That brought hope for attorney Willard Whittinghill, who had been charged to represent Harvey. His strategy became the only viable one open to him to save his client from the gas chamber" to present Harvey as insane. This would mean that the defendant would have to undergo psychiatric examination by the county psychiatrist C. E. Lengyel. Harvey's attitude was careless - he wanted to die - but Whittinghill convinced him to endure the test. A mistake. What doubt there had been about the soundness of the culprit's mind collapsed under Lengyel's diagnosis.
In summary to the report that the doctor filed on Friday, December 12, it read:
"This individual shows no evidence of a psychosis. He knows right from wrong, the nature and quality of his acts, and he can keep from doing wrong if he so desires."
In the meantime, Don Keller had been preparing for the upcoming San Diego grand jury hearing by accruing a host of witnesses to testify against Harvey in his alleged murders of the two victims slain in San Diego County, Ruth Mercado and Shirley Bridgeford. Lending the most credibility were those relatives of Miss Bridgeford who had gathered at her house the evening Harvey came to pick up his date. They had fingered him and they had testified how she had left that night with him, a healthy young girl and loving mother of two - never to be seen alive again.
The grand jury returned two counts of murder in the first degree.
"Harvey Glatman's final day in court began bright and early on Monday, December 15, 1985, in Department 4 of Superior Court," reports Rope author Michael Newton. "The proceeding was not a trial, per se. He had already filed a guilty plea...but California law requires a separate penalty phase in such cases before sentence is passed. The options, simply stated, were death or life imprisonment..."
Presiding was William T. Low, a stickler for the judicial word.
Witnesses for the prosecution were some repeats from the earlier grand jury hearing, but also many new ones, officials and laypersons alike, including Lorraine Vigil, the only survivor of Harvey's designs. Lawmen spoke about their finding of the bones, remnants of the women left abandoned in the desert; they explained how they caught Harvey in the act of trying to drag Vigil into the car to make her victim number four, and they described the nature of the photographs found in Harvey's toolbox.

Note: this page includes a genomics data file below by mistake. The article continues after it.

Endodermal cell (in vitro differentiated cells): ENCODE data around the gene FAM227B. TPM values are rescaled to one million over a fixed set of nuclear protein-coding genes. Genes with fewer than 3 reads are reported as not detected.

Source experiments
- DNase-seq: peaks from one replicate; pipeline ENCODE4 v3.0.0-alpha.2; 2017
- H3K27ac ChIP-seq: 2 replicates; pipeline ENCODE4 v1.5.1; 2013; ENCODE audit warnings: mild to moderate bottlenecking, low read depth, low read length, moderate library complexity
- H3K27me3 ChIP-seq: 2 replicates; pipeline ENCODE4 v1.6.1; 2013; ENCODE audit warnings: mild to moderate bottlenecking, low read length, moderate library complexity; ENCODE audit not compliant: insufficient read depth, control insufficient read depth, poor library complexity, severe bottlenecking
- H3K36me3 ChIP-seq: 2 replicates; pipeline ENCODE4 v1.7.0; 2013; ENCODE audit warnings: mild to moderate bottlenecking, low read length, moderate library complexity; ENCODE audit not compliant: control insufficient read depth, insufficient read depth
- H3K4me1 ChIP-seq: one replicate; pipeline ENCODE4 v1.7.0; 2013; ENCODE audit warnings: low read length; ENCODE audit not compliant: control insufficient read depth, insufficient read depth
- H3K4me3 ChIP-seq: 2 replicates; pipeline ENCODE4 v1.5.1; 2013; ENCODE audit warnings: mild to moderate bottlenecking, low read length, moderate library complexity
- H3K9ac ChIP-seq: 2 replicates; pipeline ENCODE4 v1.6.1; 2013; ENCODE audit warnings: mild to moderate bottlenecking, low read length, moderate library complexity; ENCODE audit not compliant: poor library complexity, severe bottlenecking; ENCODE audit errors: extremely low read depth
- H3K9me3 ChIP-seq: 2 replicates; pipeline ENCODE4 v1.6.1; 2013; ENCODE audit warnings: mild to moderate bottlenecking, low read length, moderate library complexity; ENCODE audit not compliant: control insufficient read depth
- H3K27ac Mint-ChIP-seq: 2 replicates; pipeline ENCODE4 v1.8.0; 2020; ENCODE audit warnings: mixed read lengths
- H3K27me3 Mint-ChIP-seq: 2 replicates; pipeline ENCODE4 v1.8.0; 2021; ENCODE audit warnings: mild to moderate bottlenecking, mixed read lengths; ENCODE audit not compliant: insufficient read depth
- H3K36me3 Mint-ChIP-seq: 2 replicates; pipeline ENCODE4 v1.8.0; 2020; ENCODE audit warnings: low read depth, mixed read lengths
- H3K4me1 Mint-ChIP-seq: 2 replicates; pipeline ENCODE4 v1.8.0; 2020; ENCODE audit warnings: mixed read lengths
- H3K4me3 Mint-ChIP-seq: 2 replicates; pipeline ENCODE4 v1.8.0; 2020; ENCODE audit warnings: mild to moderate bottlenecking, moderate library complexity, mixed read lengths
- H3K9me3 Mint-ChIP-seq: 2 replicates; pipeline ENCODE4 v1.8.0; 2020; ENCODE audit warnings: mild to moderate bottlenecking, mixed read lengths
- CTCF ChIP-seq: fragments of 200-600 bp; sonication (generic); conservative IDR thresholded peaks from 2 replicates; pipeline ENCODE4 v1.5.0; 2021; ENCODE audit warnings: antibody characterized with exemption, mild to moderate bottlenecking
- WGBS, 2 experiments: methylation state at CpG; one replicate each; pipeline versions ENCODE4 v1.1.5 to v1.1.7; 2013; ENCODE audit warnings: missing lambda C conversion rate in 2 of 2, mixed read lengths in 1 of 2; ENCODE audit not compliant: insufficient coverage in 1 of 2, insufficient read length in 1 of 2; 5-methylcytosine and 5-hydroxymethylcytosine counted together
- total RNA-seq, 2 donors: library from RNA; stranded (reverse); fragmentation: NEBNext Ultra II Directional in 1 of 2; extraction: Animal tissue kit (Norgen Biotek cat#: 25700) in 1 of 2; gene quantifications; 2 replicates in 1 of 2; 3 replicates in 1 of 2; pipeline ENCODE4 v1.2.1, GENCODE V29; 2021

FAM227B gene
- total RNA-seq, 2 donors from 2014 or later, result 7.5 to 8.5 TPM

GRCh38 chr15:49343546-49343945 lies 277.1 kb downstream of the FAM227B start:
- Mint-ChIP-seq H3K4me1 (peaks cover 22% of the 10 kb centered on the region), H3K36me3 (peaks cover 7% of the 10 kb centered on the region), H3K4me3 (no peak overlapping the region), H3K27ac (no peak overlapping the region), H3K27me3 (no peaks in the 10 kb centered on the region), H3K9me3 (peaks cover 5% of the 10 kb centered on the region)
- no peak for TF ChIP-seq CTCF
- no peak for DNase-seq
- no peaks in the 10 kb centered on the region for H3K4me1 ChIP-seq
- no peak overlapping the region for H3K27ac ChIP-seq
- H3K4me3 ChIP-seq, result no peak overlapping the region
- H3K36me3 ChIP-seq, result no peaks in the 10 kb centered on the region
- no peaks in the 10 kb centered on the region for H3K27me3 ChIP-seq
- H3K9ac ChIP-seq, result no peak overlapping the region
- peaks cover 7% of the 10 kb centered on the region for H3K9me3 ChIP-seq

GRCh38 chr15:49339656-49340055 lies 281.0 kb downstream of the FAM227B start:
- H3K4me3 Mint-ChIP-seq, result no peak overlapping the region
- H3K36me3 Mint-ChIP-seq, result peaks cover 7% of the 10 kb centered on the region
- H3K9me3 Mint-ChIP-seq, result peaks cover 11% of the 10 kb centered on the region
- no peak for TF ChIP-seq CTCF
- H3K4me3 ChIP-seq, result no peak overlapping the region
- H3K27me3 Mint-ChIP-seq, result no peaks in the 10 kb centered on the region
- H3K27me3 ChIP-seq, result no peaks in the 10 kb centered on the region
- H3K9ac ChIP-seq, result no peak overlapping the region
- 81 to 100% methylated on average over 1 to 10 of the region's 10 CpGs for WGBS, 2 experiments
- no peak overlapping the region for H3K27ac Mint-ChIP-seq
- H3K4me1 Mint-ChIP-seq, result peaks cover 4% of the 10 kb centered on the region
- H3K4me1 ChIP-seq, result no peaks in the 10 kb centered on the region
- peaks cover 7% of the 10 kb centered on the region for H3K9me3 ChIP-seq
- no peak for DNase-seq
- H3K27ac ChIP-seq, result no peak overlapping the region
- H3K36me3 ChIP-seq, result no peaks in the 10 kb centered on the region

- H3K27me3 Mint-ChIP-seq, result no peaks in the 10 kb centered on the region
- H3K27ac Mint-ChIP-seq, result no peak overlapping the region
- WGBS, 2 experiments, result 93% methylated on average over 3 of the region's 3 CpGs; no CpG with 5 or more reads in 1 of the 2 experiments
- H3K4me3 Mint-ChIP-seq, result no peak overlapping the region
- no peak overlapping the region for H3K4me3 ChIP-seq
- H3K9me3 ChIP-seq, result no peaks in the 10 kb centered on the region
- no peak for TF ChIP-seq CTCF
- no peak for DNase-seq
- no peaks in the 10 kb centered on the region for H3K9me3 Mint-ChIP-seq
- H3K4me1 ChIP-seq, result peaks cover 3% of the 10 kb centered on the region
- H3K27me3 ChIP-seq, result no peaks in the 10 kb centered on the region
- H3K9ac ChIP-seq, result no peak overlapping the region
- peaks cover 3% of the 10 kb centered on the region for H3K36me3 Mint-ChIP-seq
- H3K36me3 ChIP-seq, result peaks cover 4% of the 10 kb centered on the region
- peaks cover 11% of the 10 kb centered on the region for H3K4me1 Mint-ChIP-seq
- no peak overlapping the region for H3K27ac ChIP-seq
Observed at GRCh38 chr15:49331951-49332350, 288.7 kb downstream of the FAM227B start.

As a climax, the prosecution then played Harvey Glatman's taped confession, which in the silence of the courtroom sent chills through the assemblage. Several women crossed themselves and wept. Men stared into the void, but their mind's eyes trying to form some of the hell that Harvey painted.
As the session ended, Judge Low asked defense counsel Whittinghill if he had anything to add. Whittinghill answered with a simple, nearly inaudible "No, Your Honor."
Nodding, expecting that reply, the presider sat back in his chair. With the look of disbelief, he turned to the defendant. Said Lowe: "I sat here and listened to those recordings, the manner in which these women were killed...I never heard anything like it and I hope I never hear anything like it again. The torment, the suffering these women must have endured during the night and in the desert...it must have been horrible."
He cleared his throat, fought back a lump that had formed there, and resumed.
"At this time I, having found the defendant guilty of first-degree murder, I will impose the death penalty on him. I think that is the only proper judgment that should be pronounced in this particular case...Mr. Glatman...may God have mercy on your soul."
The condemned killer was transferred to Death Row at San Quentin Prison as Prisoner Number A-50239. The space he was given, in a cell apart from the rest of the inmate population, would be shared in later years by Charles Manson and Richard "The Night Stalker" Ramirez. Life there must have been unbearable for Harvey Murray Glatman: no outlet for his fantasies. No twine, not even his precious camera, snap snap [whirr].
But, he wouldn't have to endure the suffocation of his new abode for very long. His execution was set early for September 18, 1959, at which time he was led into San Quentin's infamous "green room" to inhale cyanide.
The procedure, which began at 10 a.m., took twelve minutes in all. Much less than the length of time it took for him to march his victims through their separate agonies. The chamber door was locked at 10:01; he was strapped in place by 10:02; the sodium cyanide pellets dropped a minute later and, within seconds, they dissolved to emanate forth fumes across and up his nostrils; doctors beyond the viewing glass rated his pulse at 200, but by 10:05 it had plunged to 60; he gasped at 10:06, drooled at 10:07, and his head dropped, bobbed, bobbed again, and twitched.
By 10:12 a.m., September 18, 1959, the lady killer expired.
It was a ghastly way to die.
A true punishment for Harvey Glatman who would have been much, much happier, maybe even ecstatic, had he been hung by rope.
Keppel, Ph.D., Robert D. and Birnes, William J. - Signature Killers - NY: Pocket Books,1997.
Michaud, Stephen G. and Hazelwood, Roy - The Evil That Men Do - NY" St. Martin's Press, 1998.
Newton, Michael - Rope - NY: Pocket Books, 1998.
Pettem, Silvia, Someone's Daughter: In Search of Justice for Jane Doe, Taylor Trade, 2009.